OK, this may be something of a cheat for the Through the Ages series. As far as I know there have been exactly two attempts at creating D&D monster cards, though I personally think it’s a wonderful idea. It’s only recently that I happened to discover on Amazon that they made 5th edition Monster Cards, and out of curiosity I scooped them up. Sadly, I think they’re not even as good as the old version.
I posted in the past about the old 1st edition era Monster Cards, which actually I really quite like. Unfortunately the major problem with them is the number of monsters that got left out, which hinders their usefulness. In the post linked above I identified 44 cards Delta and I would love to add to the set. It’s still in the back of my head to one day sit down and create at least a home-printable version to fill in the gaps, but I never seem to get around to it.
Is the 5th edition set more complete? I have no idea. There do seem to be more total cards, but I haven’t bothered to index them. The fact is they have some bigger flaws. The most major one is of course that the cards come in two different sizes. Some of the cards are double sized (5″ x 3.5″) while others are standard poker sized (3.5″ x 2.5″). Each box came with a mix of both sizes, and it appears pretty arbitrary which monsters appear on each sized card.
This is absolutely dreadful and completely ruins the cards usefulness as an actual tool at the table. Why? Because it makes them impossible to organize in a way that makes it easy to pull any given monster on the fly. It reminds me a lot of the old Monstrous Compendium problem.
For those who don’t recall, back in they 2e days TSR created a 3-ring binder of monsters called the “Monstrous Compendium”. They then sold add-on packs of 3-hole punched monsters, so you could easily slip new monsters into your collection. Seems great, right? Only they made one fatal flaw – they printed pages with multiple monsters on them. I know for sure they had some pages with one monster on one side and another on the back, but I think they even in some cases gave a monster only a half-page, packing up to 4 per page. The problem with this is of course that it makes it impossible to actually sort the monsters when a new one comes out that comes alphabetically between two that are on the same page.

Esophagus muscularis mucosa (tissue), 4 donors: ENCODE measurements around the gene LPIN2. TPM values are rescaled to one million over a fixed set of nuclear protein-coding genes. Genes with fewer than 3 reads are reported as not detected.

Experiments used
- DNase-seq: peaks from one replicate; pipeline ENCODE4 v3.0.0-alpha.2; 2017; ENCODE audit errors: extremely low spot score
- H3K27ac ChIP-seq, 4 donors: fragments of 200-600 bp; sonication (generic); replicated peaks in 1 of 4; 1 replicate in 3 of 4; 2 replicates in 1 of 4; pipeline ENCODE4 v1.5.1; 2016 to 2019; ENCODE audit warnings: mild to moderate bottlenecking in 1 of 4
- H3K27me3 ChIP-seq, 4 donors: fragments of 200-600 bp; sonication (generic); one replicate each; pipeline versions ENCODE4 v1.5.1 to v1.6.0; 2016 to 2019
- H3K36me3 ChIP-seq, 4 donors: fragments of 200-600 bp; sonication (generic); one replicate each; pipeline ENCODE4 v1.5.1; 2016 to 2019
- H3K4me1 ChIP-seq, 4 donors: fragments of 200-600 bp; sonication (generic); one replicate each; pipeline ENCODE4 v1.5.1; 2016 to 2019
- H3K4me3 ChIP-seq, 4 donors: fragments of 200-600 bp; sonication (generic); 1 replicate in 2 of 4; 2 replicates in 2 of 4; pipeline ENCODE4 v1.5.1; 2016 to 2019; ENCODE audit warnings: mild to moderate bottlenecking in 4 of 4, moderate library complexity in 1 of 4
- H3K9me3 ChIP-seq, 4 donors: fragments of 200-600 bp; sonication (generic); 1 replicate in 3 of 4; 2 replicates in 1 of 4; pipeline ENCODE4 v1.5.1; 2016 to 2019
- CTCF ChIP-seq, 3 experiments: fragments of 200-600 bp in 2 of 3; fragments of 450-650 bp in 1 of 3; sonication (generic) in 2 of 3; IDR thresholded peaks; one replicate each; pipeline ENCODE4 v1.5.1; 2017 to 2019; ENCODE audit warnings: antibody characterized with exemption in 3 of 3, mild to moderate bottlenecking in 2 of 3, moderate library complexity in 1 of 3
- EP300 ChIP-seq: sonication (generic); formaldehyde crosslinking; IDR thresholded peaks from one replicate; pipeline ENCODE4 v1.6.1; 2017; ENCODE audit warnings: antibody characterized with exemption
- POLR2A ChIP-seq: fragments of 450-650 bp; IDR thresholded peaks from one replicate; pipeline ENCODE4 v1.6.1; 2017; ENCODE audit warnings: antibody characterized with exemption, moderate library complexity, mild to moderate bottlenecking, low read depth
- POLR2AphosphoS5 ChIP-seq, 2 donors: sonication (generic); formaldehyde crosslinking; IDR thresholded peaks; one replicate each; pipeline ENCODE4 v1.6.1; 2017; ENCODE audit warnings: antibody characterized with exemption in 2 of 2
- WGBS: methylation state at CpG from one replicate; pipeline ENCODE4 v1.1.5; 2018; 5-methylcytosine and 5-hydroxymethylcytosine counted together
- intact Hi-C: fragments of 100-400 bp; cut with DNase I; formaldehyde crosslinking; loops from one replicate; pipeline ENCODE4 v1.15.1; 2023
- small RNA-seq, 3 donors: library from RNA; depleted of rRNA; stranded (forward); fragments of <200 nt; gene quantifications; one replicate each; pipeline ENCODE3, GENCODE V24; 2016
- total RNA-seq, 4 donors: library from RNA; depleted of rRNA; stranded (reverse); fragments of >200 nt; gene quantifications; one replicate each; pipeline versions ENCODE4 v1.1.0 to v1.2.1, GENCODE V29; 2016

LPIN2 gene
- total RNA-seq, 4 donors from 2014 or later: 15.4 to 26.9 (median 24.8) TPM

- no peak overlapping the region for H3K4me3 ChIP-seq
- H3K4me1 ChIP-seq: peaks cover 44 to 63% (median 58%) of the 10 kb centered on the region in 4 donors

I have some other smaller problems with the 5e cards. They put the name of the monster on the front of the card which I think is a bad idea. I like holding up the cards to have the stats in front of me while the players only get to see the art. Sometimes I’d wedge a card into my screen so it remains in visual while we play. Telling the players the name of the monster can sometimes be too much of a give-away. Also, tuck boxes are really not a great storage choice. I mean, I could always go out and buy a plastic index card case for them… but oh yeah, wait, the cards are different sizes.
Sadly, I think that means these cards will sit on a shelf and never get used. It’s a shame really, because cards feel like such an obviously good choice for monsters. I’d love to be able to quickly pull up an image of any given monster for my players. Or if I had the time pull out all the monsters I need for a given adventure to cut down on the page flipping time. It’s a real shame they flubbed this one.